The Charles Town Race Track opened in Jefferson County on December 2, 1933.  It was the first track in West Virginia to open after the state legalized racing and parimutuel betting. The sprawling complex featured a 3,000-seat, steam-heated grandstand and a 200-seat restaurant.

e-wv, The West Virginia Encyclopedia online.

Legendary political consultant Matthew Reese died on December 1, 1998, at the age of 71. His political career started in 1948, when he helped Huntington’s Maurice “Bernie” Burnside get elected to Congress.

Izetta Jewell Kenny Born: November 24, 1883

Nov 24, 2016
got involved with farm women’s groups, attended the first farm women’s camp at Jackson’s Mill, and served on a committee to improve wool production.
e-wv, The West Virginia Encyclopedia online. / Izetta Jewell Brown, US Senate, William Gay Brown, Preston County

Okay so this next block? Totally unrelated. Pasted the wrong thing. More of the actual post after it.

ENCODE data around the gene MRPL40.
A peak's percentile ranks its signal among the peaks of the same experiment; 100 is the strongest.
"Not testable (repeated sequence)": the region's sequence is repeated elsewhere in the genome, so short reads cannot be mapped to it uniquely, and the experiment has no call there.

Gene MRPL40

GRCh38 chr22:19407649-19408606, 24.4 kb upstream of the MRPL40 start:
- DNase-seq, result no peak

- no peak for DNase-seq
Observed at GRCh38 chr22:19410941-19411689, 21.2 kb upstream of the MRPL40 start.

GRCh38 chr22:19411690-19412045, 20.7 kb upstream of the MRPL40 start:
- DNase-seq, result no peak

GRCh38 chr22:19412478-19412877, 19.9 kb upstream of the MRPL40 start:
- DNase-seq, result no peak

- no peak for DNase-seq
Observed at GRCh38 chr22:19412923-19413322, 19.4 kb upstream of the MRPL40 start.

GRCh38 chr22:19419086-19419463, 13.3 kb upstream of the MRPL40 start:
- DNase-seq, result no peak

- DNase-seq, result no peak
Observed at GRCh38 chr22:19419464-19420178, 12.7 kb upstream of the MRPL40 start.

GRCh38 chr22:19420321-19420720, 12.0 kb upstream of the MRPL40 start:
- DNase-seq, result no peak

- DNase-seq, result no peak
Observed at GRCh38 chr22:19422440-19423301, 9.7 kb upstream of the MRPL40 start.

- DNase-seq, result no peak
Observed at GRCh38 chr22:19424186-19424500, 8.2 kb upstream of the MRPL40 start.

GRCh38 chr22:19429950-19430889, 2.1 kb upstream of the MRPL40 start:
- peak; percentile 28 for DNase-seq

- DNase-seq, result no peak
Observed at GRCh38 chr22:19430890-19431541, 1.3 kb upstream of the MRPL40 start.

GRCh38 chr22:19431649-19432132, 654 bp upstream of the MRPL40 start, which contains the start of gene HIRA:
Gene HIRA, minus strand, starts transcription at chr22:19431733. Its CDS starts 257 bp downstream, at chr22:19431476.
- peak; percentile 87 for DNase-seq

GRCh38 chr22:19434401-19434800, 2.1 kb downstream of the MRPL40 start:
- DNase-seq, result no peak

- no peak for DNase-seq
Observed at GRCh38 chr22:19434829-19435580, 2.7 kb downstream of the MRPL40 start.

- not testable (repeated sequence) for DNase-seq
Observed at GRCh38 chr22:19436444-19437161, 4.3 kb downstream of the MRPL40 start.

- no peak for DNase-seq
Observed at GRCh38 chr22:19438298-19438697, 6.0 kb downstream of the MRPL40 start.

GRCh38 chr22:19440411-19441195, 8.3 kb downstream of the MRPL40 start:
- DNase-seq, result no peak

Izetta Jewell Kenny was born in New Jersey on November 24, 1883. In 1914, she moved to West Virginia with her husband, William Gay Brown, a congressman from Kingwood.

In 1920—the year women got the right to vote nationally—Brown attended the National Democratic Convention. She seconded the presidential nomination of West Virginia’s John W. Davis, a first for a woman in U.S. history.

Brian Blauser / Mountain Stage

 

As the year winds down and we prepare for the camaraderie of Thanksgiving, Mountain Stage looks back at some of our favorite performances of 2016. One of those performances comes from The Wood Brothers, an established folk-soul trio from Nashville whose latest release Paradise was produced by The Black Keys' Dan Auerbach.

November 17, 1766: Pioneer Morgan Morgan Died

Nov 17, 2016
Pioneer Morgan Morgan was an influential member of the Bunker Hill community and helped found Christ Episcopal Church. Today, his grave is part of the church’s cemetery, and a log cabin he built stands nearby.